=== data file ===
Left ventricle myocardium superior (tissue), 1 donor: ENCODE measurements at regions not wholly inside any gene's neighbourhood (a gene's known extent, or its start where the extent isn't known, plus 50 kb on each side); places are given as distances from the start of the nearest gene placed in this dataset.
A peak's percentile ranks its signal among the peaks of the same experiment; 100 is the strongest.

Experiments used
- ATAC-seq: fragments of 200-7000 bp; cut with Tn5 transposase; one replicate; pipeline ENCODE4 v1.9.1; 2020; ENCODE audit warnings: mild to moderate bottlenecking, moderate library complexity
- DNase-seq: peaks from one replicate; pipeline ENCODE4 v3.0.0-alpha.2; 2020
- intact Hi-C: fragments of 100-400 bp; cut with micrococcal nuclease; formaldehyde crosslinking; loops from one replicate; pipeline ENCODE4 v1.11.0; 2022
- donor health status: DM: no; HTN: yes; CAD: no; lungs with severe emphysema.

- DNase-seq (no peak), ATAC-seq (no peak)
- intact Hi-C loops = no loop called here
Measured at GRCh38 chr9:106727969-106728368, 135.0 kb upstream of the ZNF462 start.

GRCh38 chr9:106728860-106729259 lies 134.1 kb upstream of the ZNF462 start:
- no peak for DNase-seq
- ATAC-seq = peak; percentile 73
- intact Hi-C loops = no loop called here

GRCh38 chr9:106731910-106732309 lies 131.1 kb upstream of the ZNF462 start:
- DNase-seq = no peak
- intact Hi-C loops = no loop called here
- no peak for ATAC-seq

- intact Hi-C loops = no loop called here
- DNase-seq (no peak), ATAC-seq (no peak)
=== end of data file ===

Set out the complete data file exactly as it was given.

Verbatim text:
Left ventricle myocardium superior (tissue), 1 donor: ENCODE measurements at regions not wholly inside any gene's neighbourhood (a gene's known extent, or its start where the extent isn't known, plus 50 kb on each side); places are given as distances from the start of the nearest gene placed in this dataset.
A peak's percentile ranks its signal among the peaks of the same experiment; 100 is the strongest.

Experiments used
- ATAC-seq: fragments of 200-7000 bp; cut with Tn5 transposase; one replicate; pipeline ENCODE4 v1.9.1; 2020; ENCODE audit warnings: mild to moderate bottlenecking, moderate library complexity
- DNase-seq: peaks from one replicate; pipeline ENCODE4 v3.0.0-alpha.2; 2020
- intact Hi-C: fragments of 100-400 bp; cut with micrococcal nuclease; formaldehyde crosslinking; loops from one replicate; pipeline ENCODE4 v1.11.0; 2022
- donor health status: DM: no; HTN: yes; CAD: no; lungs with severe emphysema.

- DNase-seq (no peak), ATAC-seq (no peak)
- intact Hi-C loops = no loop called here
Measured at GRCh38 chr9:106727969-106728368, 135.0 kb upstream of the ZNF462 start.

GRCh38 chr9:106728860-106729259 lies 134.1 kb upstream of the ZNF462 start:
- no peak for DNase-seq
- ATAC-seq = peak; percentile 73
- intact Hi-C loops = no loop called here

GRCh38 chr9:106731910-106732309 lies 131.1 kb upstream of the ZNF462 start:
- DNase-seq = no peak
- intact Hi-C loops = no loop called here
- no peak for ATAC-seq

- intact Hi-C loops = no loop called here
- DNase-seq (no peak), ATAC-seq (no peak)